Almost sixty years ago, Harper Lee taught us that it is a sin to kill a mockingbird because of their innocence. However, more than 600,000 “mockingbirds” are killed each year. These mockingbirds are infants in the womb; infants who are devalued, targeted, and exterminated. Sadly, this is not the first time in American history human life has been devalued.

In 1857, the United States Supreme Court erroneously declared, “[T]he negro race [is]… a separate class of persons… not regarded as a portion of the people or citizens of the Government…” In the Dred Scot decision, the Supreme Court essentially proclaimed that African Americans were only partially human. Later, with the 13th, 14th, and 15th amendments to the U.S. Constitution, the American people rejected this false opinion and recognized the inalienable rights of newly freed slaves. Over one hundred years later, in 1973, the Supreme Court would once again declare a class of people only partially human. However, as with Dred Scot, the American people should discard the tenants of Roe v. Wade and recognize the inherent dignity of infants developing in the womb.

When a life is devalued, it is easy to destroy. In Roe v. Wade, the Supreme Court devalued the life of infants in the womb by saying the state only has an interest in protecting children once they reach “viability” (which is an elastic term that changes with every advancement in neonatal intensive care technology). Roe explained that a child can be protected after viability because, “the fetus then presumably has the capability of meaningful life outside the mother’s womb.” However, the Court failed to explain what meaningful life means. Self-sufficiency? Wealth? Excellent health? Mental capacity? Even outside the womb, no child can survive without being fed, clothed, nurtured, and loved. Having to rely on someone does not devalue your life. Arguing that babies should be aborted simply because they cannot have a “meaningful life” is the same argument slave owners perpetuated.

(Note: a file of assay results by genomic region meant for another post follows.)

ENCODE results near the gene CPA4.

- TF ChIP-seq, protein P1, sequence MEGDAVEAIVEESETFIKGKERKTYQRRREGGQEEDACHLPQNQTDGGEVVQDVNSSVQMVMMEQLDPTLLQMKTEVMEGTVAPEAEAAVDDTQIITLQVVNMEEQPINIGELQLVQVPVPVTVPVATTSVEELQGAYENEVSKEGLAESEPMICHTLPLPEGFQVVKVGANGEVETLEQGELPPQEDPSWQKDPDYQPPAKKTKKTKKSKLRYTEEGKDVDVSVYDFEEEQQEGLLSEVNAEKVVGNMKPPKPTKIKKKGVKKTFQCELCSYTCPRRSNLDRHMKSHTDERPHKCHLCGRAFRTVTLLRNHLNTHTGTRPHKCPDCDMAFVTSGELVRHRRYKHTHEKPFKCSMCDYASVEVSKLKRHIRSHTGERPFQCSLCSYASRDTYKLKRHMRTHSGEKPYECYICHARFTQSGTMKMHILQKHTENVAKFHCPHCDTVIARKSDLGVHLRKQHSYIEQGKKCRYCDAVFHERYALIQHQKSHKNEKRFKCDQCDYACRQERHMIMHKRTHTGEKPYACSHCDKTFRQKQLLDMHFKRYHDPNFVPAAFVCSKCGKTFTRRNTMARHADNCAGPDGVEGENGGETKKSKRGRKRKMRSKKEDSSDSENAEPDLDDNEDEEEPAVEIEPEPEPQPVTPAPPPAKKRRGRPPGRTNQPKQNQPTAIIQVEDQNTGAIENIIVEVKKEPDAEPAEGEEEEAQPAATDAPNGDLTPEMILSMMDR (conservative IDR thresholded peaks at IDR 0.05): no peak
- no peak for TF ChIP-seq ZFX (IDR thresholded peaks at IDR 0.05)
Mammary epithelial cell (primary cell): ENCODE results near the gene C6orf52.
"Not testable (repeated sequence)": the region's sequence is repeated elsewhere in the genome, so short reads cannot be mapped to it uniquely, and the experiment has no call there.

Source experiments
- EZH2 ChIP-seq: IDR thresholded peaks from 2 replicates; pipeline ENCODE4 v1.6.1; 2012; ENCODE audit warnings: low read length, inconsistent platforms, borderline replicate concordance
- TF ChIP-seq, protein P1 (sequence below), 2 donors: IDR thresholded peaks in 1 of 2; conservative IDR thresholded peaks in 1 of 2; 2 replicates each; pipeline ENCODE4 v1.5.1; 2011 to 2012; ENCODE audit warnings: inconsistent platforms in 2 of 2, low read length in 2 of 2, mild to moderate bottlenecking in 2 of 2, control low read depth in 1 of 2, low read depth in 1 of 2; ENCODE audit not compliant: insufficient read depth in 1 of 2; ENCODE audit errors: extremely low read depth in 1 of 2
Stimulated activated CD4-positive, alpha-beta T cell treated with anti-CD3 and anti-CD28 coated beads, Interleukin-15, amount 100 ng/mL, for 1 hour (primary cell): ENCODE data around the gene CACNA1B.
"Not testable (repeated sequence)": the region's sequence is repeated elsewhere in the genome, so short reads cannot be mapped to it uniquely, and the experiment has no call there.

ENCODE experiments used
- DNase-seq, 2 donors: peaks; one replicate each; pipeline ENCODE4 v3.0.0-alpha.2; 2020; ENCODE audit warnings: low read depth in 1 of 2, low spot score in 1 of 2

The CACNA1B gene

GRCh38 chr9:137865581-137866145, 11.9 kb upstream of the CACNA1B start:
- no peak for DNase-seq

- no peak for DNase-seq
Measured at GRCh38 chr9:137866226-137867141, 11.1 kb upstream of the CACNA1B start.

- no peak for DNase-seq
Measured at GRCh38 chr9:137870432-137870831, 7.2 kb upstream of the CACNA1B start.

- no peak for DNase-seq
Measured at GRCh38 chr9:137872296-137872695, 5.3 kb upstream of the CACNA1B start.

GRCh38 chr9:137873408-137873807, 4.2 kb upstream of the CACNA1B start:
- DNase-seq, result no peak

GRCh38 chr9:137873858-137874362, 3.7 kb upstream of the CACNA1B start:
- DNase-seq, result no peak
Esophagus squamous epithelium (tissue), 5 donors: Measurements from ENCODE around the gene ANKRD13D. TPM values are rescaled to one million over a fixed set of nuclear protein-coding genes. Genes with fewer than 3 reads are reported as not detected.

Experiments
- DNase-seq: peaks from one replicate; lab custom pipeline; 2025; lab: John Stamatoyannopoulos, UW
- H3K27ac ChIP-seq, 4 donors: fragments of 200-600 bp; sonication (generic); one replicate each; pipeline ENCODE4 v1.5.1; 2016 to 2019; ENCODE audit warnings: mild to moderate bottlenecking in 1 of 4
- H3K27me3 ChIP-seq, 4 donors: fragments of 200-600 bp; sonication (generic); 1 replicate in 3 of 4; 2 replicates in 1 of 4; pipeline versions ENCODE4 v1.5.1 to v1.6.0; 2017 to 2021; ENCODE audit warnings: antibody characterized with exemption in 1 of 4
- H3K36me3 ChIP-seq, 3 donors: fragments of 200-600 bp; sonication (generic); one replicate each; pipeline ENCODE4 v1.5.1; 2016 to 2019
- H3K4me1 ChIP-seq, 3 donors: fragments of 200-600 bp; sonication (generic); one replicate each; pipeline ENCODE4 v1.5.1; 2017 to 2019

Slave owners argued that African Americans were inherently inferior and “benefited” from the heinous institution of slavery. Masters contended that no slave could lead a meaningful life absent of slavery. Furthermore, pro-slavery advocates such as Stephen Douglas argued that slave owners had as much right to control their slave’s destiny as if the slave was a pig. Douglas wrongly contended that slaves had the same right, dignity, and freedom as pigs.

Today, children in the womb are labeled an inconvenience, not a person; a burden, not a soul. With the Supreme Court’s endorsement, the right to kill infants in the womb was created. Now, children are torn apart limb from limb through “dilation and evacuation” (D&E) dismemberment abortions. Shockingly, the disdain that some in our society have for life does not cease even when a child enters the world.

If a child survives a late-term abortion procedure, abortionists in some states now have the option to ignore the child gasping for life on the table and deny the struggling infant medical care. (Please join FRC’s End Birth Day Abortion campaign to fight this grave evil.) Abandoning a vulnerable infant is the logical outgrowth of the pro-abortion argument. As ethicist Peter Singer disturbingly explained in his well-known work Practical Ethics:

A week-old baby is not a rational and self-conscious being, and there are many nonhuman animals whose rationality, self-consciousness, awareness, capacity to feel, and so on, exceed that of a human baby a week or a month old. If the fetus does not have the same claim to life as a person, it appears that the newborn baby does not either, and the life of a newborn baby is of less value to it than the life of a pig…

Harkening back to the advocates of slavery, Singer compares infants with pigs. Pro-abortion advocates argue that women should be able to control the destiny of their unborn child as if that baby were a pig. We must reject this modern form of rationalizing slavery and once again recognize the inherent worth and dignity found in each person no matter their race, socio-economic status, or stage of development.

Like the abolitionists of old, we must promote the dignity of all people, realizing that, as poet John Donne observed, “any man’s death diminishes me, because I am involved in mankind.” Our hearts should ache for every dismembered, partially born, and abandoned baby whose life was declared meaningless. Pro-life advocates cannot stop proclaiming the truth and fighting for the rights of the vulnerable. As we fight for babies in the womb, let us be encouraged by the truth that one day our Heavenly Father “will wipe away every tear from their eyes, and death shall be no more, neither shall there be mourning, nor crying, nor pain anymore, for the former things have passed away” (Revelation 21:4).

We must protect children in the womb from abortion’s pain and death, remembering that it is a sin to kill the mockingbirds in our midst.

Mary Jayne Caum is a Policy intern at Family Research Council.